With some care and support, three-legged pets can have a quality of life just as good as their four-legged counterparts. In fact they usually learn to get about just as quickly as they did before, much to their owners’ surprise!
Why is amputation sometimes necessary?
Pets can get into all sorts of predicaments, and sadly they don’t always make it out completely unscathed. Sometime serious fractures won’t mend, infections won’t heal, or your pet’s injuries are so bad there’s no way to heal that area. Whether it is from an injury or a disease, your vet might decide that amputation is the best option to help your pet recover.
This can be a really upsetting time for a pet owner and it’s a big surgery for your pet to go through. The good news is that most pets quickly learn how to adjust to life on three legs, and will still be playful and agile.
Although amputation involves complex surgery, limb amputations are fairly common and shouldn’t interfere with your pet’s quality of life. In fact, they can often help your pet by removing the source of pain.
Adapting to life on three legs
Amputation is a serious operation so it will take your pet a bit of time to recover and get back to their usual self. Luckily, there’s plenty you can do to help them out:
- Keep them indoors while they recover. When they come home from the vets your pet may be a bit distressed and confused. It’s important to give them time to heal. Keep them indoors at least until the wound has healed and they are steady and confident on their paws again. When your vet says your pet is ready to go outside again, it’s important to keep a close eye on them in a secure area so they don’t cause themselves another injury. If you have a dog, it’s a good idea to keep them on their lead at first.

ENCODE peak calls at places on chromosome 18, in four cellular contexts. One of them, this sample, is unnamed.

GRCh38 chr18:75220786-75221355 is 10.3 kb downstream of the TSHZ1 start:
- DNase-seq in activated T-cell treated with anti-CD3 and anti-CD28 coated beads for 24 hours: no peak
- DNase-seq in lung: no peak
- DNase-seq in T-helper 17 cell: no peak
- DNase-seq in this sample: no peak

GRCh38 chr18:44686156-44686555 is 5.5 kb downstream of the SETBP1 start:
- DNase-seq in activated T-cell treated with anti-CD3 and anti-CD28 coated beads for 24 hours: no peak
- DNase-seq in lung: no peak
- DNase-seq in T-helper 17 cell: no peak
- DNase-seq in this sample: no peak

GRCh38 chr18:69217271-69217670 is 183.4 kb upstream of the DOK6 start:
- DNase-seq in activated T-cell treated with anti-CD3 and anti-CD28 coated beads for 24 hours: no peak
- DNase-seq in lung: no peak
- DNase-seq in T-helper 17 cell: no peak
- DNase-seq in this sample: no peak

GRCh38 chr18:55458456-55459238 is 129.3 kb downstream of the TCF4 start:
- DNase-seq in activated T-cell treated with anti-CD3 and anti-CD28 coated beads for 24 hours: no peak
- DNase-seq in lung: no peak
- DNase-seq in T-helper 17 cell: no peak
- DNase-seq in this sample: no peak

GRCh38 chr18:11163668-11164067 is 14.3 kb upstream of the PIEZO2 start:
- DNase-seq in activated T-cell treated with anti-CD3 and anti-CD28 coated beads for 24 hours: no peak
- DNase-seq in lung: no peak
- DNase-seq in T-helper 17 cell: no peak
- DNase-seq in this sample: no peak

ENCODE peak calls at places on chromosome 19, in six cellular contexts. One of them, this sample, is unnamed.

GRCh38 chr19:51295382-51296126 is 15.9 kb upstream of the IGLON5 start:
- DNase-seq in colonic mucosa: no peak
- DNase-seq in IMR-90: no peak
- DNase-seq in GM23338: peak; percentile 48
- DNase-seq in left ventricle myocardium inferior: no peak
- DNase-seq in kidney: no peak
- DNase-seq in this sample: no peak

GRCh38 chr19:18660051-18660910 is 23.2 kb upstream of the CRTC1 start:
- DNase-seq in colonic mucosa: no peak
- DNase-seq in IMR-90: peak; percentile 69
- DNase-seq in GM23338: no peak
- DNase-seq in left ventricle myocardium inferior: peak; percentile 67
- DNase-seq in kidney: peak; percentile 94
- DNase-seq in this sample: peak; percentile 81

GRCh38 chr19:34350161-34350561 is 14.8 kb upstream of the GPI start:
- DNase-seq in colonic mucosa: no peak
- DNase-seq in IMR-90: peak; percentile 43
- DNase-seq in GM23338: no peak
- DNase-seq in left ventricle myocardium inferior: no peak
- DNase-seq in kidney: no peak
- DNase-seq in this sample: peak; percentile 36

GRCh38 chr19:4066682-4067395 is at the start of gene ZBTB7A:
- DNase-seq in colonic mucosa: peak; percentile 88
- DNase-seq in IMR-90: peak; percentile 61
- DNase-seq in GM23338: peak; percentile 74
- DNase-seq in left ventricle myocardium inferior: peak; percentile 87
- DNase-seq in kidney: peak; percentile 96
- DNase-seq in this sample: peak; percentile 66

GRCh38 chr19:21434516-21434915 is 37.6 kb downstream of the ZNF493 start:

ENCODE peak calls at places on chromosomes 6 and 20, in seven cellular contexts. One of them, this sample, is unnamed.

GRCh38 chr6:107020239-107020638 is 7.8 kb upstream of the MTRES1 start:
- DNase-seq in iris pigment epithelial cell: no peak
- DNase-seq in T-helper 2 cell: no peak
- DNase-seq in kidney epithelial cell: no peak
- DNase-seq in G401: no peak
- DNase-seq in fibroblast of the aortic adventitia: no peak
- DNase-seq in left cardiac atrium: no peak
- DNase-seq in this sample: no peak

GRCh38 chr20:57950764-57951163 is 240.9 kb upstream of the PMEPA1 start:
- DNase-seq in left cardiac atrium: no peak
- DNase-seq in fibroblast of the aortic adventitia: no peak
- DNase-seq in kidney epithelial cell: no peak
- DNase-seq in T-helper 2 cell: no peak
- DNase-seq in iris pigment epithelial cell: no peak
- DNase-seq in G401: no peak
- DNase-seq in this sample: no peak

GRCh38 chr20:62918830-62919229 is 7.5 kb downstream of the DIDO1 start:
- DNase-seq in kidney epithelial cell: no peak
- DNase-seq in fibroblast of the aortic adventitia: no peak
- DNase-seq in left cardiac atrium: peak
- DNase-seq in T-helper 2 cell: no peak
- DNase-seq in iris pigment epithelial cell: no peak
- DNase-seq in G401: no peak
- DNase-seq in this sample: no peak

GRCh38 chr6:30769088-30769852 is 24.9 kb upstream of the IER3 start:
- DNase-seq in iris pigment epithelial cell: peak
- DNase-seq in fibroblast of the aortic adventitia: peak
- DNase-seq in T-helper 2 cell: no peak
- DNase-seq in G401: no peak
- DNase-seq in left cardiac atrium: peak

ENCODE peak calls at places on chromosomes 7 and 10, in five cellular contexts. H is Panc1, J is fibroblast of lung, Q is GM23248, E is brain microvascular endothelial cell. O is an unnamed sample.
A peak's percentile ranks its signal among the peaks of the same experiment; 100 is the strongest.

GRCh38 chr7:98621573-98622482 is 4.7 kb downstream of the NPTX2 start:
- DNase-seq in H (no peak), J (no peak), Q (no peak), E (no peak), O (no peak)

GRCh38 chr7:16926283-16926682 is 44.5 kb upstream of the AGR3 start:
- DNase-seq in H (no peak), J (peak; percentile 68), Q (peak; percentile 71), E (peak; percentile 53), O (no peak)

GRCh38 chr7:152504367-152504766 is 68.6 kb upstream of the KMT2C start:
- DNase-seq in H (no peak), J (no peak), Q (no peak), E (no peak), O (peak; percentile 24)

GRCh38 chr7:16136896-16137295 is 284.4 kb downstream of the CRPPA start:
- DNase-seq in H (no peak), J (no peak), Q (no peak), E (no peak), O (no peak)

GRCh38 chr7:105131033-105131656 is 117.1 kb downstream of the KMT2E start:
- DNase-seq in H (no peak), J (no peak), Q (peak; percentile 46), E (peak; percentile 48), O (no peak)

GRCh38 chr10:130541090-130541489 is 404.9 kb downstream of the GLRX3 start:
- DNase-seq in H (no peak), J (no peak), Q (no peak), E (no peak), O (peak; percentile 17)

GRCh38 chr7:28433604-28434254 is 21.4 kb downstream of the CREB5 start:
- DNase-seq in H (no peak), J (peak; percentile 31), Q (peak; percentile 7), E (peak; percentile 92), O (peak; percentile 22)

- Help them find their balance. Your pet won’t understand what’s happened at first and they might still try to use their missing limb. They could be unsteady, fall, or try to use their missing leg to scratch an itch! Your pet may need a little help going to the toilet or using the litter tray at first. Cats may also need some help with grooming or cleaning themselves to start with, until they relearn how to balance themselves and which limbs to use.
- Give them a step up. Getting up onto furniture may be an issue at first. Putting a step by the sofa or bed can help them access to their favourite sleeping spots until they learn how to jump up again.
- Motivation, motivation, motivation. Everyone loves a little confidence boost! When your pet learns to do something by themselves again give them lots of praise or a tasty, healthy treat.
- Stop the boredom. Recovering from a big operation can be boring, especially if you pet needs a lot of rest. Keep their body and mind active with some fun, low-impact games. Ones that don’t involve a lot of running or jumping are best at first – but your pet will soon get their bounce back.
Helping your pet into the future
Caring for a pet with three legs doesn’t end when they’re fully recovered from their operation. They’ll need a little bit extra care in the future too.
It’s really important to keep a close eye on your pet’s weight. As well as the additional health problems being overweight can cause, carrying a few extra pounds can put a lot of strain on their remaining legs and joints. Extra weight can also make it more difficult for them to balance and move around. Building up their muscles with gentle exercise can help with this.
It’s also important to look after your pet’s joints because they’ll take more wear and tear on three legs. There are lots of supplements available to help keep your pet on top form.
Obee’s story: how he adapted to life on three legs
Obee had to have his leg amputated after being shot with an air rifle. Thanks to care from our vets and his loving family, he’s now recovered and enjoying life on three legs – it hasn’t slowed him down!